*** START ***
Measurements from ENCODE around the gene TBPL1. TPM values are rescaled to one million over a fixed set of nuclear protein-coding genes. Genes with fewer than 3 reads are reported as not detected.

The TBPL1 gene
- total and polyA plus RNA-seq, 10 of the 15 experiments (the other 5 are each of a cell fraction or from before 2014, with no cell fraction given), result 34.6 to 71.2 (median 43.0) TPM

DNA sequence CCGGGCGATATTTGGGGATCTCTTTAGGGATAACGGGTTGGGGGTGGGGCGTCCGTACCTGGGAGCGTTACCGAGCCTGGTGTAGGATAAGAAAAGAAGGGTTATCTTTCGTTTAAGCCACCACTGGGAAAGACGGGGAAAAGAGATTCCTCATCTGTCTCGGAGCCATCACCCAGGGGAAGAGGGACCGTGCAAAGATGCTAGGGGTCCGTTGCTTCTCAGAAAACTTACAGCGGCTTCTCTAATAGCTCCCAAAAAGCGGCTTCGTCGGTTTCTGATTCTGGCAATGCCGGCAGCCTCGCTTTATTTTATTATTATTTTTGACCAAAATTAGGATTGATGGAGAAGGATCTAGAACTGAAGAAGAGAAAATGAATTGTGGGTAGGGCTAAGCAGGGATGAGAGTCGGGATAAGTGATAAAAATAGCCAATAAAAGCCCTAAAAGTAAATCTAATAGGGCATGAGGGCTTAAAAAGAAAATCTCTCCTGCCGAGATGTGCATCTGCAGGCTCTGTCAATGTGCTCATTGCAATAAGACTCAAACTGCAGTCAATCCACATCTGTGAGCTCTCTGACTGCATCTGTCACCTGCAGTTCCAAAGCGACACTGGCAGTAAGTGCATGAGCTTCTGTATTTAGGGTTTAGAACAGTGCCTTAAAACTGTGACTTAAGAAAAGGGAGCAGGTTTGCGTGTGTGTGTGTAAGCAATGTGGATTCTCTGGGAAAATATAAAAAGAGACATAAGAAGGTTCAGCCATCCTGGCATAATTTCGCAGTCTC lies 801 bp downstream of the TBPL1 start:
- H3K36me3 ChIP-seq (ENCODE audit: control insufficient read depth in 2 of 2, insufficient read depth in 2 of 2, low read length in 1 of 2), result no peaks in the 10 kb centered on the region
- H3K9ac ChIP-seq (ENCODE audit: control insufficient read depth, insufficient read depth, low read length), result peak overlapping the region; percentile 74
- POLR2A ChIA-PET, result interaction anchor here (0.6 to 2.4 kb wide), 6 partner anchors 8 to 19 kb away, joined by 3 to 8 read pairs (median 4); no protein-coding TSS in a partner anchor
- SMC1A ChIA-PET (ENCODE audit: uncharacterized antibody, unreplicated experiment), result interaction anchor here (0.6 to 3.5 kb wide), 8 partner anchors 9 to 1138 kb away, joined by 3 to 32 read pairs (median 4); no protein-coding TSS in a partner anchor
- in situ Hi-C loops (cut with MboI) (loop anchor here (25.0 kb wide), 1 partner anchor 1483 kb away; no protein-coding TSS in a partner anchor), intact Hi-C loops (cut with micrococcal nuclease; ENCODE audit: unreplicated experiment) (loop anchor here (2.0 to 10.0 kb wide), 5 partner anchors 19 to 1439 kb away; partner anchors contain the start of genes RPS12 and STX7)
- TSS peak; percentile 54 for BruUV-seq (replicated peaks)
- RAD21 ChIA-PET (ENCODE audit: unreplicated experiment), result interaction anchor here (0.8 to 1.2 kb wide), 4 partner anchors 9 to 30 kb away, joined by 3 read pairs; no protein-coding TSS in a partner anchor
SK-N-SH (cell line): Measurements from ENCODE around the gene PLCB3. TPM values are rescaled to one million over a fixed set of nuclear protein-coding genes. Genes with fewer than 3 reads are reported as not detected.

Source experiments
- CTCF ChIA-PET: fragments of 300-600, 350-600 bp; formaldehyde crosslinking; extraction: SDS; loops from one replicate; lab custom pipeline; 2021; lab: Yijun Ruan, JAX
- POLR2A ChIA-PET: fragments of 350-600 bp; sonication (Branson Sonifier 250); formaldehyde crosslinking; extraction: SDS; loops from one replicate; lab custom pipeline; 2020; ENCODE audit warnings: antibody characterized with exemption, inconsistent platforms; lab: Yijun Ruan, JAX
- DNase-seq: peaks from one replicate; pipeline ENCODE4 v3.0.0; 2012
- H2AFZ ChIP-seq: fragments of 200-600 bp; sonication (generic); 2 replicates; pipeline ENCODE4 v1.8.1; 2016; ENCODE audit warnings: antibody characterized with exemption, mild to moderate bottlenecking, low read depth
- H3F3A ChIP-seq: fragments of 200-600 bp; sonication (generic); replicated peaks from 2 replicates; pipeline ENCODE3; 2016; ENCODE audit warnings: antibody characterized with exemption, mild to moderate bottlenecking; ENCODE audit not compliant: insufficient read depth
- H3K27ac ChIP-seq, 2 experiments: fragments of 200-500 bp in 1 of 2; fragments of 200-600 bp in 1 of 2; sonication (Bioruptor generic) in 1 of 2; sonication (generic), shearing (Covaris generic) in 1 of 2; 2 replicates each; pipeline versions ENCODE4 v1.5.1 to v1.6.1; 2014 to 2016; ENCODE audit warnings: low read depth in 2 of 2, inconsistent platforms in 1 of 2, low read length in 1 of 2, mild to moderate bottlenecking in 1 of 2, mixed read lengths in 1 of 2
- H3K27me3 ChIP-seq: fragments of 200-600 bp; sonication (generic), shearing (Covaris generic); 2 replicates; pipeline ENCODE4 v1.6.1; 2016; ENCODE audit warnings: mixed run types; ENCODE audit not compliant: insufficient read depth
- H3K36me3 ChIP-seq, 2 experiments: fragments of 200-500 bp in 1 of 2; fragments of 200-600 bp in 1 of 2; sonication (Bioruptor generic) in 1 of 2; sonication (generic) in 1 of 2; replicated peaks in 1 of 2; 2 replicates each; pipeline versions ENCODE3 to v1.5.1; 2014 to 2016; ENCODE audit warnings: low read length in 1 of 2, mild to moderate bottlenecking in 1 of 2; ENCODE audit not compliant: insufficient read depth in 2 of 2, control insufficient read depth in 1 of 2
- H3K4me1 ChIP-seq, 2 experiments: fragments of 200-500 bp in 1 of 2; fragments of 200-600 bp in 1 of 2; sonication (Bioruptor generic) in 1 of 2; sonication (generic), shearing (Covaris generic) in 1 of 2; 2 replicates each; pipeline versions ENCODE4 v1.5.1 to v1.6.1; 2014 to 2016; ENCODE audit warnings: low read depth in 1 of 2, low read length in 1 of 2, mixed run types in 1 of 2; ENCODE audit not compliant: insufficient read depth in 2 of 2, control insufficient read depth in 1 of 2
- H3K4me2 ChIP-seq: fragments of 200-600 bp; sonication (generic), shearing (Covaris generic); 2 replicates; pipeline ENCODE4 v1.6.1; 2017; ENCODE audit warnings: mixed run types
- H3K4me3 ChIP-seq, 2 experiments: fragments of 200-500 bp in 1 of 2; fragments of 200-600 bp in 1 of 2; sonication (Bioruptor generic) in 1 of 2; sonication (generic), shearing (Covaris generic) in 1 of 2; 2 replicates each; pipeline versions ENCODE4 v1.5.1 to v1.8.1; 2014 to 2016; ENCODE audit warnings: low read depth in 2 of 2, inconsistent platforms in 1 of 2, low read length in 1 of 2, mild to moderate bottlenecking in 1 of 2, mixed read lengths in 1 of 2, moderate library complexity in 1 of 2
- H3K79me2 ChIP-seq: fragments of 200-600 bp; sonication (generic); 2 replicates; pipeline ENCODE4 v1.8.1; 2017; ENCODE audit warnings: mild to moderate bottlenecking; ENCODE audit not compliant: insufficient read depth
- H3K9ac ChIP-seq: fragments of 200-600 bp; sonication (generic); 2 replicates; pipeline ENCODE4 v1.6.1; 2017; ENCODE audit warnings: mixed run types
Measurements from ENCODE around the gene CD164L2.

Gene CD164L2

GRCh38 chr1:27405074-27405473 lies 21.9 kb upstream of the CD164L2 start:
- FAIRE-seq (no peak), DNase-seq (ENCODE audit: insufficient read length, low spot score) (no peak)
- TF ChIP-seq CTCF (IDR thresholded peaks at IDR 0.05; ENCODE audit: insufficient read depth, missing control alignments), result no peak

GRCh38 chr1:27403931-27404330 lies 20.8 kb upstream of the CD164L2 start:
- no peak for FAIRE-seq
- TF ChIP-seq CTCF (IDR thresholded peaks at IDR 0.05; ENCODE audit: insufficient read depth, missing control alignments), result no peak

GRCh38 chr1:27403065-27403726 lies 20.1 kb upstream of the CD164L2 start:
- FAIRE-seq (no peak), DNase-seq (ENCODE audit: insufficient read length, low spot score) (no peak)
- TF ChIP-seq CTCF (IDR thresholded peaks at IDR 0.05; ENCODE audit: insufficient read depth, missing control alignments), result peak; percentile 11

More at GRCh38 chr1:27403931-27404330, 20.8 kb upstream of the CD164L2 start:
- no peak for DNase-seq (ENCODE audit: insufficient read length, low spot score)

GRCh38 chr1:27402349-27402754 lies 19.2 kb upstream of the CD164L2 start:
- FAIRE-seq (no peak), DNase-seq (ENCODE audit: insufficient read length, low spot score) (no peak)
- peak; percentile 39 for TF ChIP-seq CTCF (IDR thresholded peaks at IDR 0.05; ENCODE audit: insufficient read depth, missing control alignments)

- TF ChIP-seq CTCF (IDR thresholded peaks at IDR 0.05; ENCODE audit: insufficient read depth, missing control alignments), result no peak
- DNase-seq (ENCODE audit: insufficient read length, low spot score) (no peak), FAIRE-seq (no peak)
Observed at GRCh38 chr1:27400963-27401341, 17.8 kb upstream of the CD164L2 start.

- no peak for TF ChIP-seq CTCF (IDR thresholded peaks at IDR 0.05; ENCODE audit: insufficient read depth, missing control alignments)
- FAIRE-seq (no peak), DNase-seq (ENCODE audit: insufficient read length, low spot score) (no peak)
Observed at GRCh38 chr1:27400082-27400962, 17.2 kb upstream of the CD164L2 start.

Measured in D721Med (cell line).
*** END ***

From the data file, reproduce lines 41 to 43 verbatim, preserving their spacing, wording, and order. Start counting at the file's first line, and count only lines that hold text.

- FAIRE-seq (no peak), DNase-seq (ENCODE audit: insufficient read length, low spot score) (no peak)
- peak; percentile 39 for TF ChIP-seq CTCF (IDR thresholded peaks at IDR 0.05; ENCODE audit: insufficient read depth, missing control alignments)

- TF ChIP-seq CTCF (IDR thresholded peaks at IDR 0.05; ENCODE audit: insufficient read depth, missing control alignments), result no peak